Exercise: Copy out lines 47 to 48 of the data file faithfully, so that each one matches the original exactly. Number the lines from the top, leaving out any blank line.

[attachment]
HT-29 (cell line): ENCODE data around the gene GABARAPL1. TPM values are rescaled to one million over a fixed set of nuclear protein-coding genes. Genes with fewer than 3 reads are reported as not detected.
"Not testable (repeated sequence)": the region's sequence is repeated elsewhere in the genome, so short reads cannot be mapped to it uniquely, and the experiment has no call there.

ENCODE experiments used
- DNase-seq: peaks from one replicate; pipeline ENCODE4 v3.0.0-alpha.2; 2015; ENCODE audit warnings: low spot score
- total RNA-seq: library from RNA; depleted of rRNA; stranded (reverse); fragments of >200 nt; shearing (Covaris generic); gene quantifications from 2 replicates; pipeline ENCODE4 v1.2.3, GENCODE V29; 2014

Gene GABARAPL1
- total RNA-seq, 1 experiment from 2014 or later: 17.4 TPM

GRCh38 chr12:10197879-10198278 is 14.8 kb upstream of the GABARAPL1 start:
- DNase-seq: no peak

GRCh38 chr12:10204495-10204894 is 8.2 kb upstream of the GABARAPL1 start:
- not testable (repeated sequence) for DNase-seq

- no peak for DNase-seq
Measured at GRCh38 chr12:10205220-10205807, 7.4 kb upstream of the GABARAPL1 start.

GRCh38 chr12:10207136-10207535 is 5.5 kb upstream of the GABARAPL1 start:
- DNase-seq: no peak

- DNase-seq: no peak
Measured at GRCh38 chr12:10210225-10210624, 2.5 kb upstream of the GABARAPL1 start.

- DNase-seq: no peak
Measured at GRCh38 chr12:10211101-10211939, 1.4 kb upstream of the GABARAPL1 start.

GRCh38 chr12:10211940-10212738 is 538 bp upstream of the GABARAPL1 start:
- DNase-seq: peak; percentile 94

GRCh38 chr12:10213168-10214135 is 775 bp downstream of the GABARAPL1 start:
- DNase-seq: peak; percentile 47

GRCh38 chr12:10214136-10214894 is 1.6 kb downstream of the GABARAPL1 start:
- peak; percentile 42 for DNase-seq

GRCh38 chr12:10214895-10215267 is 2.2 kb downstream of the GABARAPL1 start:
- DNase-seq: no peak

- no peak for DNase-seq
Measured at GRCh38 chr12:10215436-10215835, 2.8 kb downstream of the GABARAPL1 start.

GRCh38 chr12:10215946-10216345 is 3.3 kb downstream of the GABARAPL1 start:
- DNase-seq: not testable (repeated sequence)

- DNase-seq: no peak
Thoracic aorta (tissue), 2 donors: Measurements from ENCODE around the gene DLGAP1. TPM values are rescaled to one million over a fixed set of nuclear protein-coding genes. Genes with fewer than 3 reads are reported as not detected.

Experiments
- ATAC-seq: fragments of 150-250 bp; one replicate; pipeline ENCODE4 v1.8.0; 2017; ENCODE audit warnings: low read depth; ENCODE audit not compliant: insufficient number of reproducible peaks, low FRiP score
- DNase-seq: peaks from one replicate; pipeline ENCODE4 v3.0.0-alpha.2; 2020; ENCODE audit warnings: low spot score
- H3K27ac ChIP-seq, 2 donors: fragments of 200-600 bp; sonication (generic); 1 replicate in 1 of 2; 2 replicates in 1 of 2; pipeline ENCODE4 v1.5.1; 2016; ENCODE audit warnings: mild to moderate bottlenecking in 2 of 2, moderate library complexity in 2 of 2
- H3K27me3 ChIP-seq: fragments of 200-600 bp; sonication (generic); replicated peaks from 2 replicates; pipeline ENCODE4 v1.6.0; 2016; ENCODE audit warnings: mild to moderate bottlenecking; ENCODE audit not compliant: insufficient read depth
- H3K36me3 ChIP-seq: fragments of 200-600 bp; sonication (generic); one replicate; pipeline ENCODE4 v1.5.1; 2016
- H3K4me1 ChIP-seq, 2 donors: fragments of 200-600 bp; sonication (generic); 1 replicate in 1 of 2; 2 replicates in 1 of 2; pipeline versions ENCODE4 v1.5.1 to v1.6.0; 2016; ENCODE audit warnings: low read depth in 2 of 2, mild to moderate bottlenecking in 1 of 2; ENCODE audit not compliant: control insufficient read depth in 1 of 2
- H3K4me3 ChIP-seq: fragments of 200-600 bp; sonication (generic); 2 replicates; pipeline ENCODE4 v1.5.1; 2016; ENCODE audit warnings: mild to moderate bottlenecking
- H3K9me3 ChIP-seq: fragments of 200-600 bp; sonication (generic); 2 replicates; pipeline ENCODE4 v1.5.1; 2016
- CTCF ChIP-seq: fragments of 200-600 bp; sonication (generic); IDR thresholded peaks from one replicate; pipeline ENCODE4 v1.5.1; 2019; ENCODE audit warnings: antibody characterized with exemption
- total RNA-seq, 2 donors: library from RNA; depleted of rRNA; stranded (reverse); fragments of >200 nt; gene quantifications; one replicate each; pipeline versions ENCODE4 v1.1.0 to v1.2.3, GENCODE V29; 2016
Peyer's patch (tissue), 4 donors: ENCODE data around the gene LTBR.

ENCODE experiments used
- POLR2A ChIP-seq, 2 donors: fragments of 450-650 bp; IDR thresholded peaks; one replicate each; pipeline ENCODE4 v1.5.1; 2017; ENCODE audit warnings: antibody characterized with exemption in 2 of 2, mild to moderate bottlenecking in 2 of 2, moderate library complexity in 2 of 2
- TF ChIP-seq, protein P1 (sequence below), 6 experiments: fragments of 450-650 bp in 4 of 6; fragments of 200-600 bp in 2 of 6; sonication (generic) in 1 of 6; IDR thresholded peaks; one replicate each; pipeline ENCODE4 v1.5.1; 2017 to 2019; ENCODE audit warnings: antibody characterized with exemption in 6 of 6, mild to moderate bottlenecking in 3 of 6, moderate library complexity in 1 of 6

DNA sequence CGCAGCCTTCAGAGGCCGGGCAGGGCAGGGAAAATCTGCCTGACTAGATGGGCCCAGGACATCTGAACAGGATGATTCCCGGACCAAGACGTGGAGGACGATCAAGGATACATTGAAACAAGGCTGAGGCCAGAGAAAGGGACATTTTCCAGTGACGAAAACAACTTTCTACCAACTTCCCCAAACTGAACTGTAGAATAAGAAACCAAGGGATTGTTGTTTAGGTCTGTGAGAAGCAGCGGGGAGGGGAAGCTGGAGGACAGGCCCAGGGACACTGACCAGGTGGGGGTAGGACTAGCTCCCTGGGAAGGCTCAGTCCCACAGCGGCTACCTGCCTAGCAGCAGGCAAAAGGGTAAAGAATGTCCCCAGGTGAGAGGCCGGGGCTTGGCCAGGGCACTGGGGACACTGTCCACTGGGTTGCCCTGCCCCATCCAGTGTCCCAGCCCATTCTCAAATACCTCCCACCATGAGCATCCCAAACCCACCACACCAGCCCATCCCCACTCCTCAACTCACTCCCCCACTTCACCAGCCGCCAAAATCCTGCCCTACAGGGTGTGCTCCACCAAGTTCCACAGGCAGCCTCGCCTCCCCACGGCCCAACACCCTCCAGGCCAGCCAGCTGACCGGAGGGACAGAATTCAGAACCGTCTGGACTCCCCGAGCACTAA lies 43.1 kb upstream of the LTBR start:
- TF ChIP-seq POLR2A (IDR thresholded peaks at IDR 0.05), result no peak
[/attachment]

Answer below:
- POLR2A ChIP-seq, 2 donors: fragments of 450-650 bp; IDR thresholded peaks; one replicate each; pipeline ENCODE4 v1.5.1; 2017; ENCODE audit warnings: antibody characterized with exemption in 2 of 2, mild to moderate bottlenecking in 2 of 2, moderate library complexity in 2 of 2
- TF ChIP-seq, protein P1 (sequence below), 6 experiments: fragments of 450-650 bp in 4 of 6; fragments of 200-600 bp in 2 of 6; sonication (generic) in 1 of 6; IDR thresholded peaks; one replicate each; pipeline ENCODE4 v1.5.1; 2017 to 2019; ENCODE audit warnings: antibody characterized with exemption in 6 of 6, mild to moderate bottlenecking in 3 of 6, moderate library complexity in 1 of 6